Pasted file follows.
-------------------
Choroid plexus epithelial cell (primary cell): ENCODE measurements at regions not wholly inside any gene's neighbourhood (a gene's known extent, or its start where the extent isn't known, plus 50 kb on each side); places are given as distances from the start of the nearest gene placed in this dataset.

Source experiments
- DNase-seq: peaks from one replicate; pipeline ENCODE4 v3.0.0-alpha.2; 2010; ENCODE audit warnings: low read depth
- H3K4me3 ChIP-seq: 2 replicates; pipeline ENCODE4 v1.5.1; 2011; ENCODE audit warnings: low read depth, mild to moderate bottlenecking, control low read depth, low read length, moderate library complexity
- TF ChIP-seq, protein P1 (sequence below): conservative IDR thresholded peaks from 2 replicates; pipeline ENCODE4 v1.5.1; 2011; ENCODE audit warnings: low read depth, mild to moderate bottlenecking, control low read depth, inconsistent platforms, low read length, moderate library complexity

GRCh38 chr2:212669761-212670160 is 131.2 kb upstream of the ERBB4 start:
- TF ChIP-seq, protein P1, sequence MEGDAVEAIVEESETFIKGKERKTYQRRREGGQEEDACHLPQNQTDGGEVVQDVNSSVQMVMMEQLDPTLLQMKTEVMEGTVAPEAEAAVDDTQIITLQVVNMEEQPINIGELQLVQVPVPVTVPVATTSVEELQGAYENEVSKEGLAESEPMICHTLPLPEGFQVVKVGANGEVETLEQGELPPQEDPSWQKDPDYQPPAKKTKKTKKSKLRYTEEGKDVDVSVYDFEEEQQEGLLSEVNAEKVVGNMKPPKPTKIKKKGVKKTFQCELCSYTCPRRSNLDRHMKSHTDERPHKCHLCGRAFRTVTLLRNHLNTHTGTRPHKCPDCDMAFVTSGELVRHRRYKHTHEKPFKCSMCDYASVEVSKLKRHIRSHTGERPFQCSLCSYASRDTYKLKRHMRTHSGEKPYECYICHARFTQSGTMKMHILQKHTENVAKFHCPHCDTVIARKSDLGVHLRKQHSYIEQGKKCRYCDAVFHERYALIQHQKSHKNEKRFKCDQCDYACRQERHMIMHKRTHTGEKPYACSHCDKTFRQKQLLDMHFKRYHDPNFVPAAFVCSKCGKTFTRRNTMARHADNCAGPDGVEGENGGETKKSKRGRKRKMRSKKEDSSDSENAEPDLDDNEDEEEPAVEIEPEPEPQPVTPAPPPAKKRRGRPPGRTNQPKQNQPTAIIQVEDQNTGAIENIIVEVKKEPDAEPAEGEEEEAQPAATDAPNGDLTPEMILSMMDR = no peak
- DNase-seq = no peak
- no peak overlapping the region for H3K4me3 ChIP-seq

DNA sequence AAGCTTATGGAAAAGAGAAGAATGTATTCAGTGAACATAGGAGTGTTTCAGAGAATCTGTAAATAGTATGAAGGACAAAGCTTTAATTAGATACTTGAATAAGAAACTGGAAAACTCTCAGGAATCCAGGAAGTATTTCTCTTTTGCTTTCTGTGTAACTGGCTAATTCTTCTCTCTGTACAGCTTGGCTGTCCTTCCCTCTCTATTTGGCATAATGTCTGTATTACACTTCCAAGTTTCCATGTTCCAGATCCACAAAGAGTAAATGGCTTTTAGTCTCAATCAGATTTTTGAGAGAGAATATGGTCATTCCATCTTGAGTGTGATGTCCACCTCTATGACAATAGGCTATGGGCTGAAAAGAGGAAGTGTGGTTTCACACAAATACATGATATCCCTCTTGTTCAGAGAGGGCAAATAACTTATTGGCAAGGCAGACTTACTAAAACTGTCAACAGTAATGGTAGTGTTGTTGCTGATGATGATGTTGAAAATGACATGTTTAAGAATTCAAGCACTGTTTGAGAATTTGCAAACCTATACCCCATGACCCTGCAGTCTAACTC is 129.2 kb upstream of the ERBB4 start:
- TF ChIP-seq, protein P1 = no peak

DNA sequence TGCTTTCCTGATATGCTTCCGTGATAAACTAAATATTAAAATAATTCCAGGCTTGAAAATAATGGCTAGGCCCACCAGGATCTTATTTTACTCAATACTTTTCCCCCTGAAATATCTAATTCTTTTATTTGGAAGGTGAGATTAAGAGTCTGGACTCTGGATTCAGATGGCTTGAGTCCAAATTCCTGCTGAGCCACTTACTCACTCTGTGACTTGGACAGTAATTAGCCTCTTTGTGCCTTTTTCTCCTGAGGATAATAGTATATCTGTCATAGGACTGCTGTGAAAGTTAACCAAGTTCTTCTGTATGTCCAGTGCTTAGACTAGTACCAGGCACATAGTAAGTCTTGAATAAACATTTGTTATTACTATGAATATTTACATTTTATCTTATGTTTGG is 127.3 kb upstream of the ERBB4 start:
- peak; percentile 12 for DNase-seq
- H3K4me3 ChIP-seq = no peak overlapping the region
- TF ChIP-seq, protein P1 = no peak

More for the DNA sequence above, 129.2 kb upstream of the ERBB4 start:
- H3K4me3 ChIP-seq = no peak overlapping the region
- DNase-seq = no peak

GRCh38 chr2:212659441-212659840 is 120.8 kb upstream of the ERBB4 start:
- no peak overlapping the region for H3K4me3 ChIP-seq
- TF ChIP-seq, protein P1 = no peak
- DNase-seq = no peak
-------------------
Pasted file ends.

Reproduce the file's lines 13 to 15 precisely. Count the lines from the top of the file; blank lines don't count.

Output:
- peak; percentile 12 for DNase-seq
- H3K4me3 ChIP-seq = no peak overlapping the region
- TF ChIP-seq, protein P1 = no peak